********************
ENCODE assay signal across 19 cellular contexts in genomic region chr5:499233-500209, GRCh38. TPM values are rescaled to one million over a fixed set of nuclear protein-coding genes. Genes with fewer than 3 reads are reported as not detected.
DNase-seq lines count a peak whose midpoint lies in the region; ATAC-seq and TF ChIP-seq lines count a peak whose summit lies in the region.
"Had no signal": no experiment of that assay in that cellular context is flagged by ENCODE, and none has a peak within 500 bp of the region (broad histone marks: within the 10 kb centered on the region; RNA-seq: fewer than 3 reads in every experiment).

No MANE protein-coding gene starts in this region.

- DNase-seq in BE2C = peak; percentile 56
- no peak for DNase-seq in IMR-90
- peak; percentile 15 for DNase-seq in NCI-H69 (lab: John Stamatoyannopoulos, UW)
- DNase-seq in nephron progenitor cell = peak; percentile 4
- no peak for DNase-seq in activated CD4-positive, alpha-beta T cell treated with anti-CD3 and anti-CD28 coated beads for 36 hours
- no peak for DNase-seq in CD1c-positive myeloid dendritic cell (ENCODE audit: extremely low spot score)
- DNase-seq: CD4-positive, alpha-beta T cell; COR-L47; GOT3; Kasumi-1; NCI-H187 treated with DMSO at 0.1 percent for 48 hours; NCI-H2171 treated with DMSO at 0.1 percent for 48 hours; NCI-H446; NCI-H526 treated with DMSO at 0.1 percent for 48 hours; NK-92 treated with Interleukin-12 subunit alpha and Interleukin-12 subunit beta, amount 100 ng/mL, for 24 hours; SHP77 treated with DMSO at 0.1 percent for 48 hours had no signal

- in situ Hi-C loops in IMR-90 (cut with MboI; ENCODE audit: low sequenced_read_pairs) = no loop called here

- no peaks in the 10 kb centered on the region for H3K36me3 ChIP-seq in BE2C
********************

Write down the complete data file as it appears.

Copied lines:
ENCODE assay signal across 19 cellular contexts in genomic region chr5:499233-500209, GRCh38. TPM values are rescaled to one million over a fixed set of nuclear protein-coding genes. Genes with fewer than 3 reads are reported as not detected.
DNase-seq lines count a peak whose midpoint lies in the region; ATAC-seq and TF ChIP-seq lines count a peak whose summit lies in the region.
"Had no signal": no experiment of that assay in that cellular context is flagged by ENCODE, and none has a peak within 500 bp of the region (broad histone marks: within the 10 kb centered on the region; RNA-seq: fewer than 3 reads in every experiment).

No MANE protein-coding gene starts in this region.

- DNase-seq in BE2C = peak; percentile 56
- no peak for DNase-seq in IMR-90
- peak; percentile 15 for DNase-seq in NCI-H69 (lab: John Stamatoyannopoulos, UW)
- DNase-seq in nephron progenitor cell = peak; percentile 4
- no peak for DNase-seq in activated CD4-positive, alpha-beta T cell treated with anti-CD3 and anti-CD28 coated beads for 36 hours
- no peak for DNase-seq in CD1c-positive myeloid dendritic cell (ENCODE audit: extremely low spot score)
- DNase-seq: CD4-positive, alpha-beta T cell; COR-L47; GOT3; Kasumi-1; NCI-H187 treated with DMSO at 0.1 percent for 48 hours; NCI-H2171 treated with DMSO at 0.1 percent for 48 hours; NCI-H446; NCI-H526 treated with DMSO at 0.1 percent for 48 hours; NK-92 treated with Interleukin-12 subunit alpha and Interleukin-12 subunit beta, amount 100 ng/mL, for 24 hours; SHP77 treated with DMSO at 0.1 percent for 48 hours had no signal

- in situ Hi-C loops in IMR-90 (cut with MboI; ENCODE audit: low sequenced_read_pairs) = no loop called here

- no peaks in the 10 kb centered on the region for H3K36me3 ChIP-seq in BE2C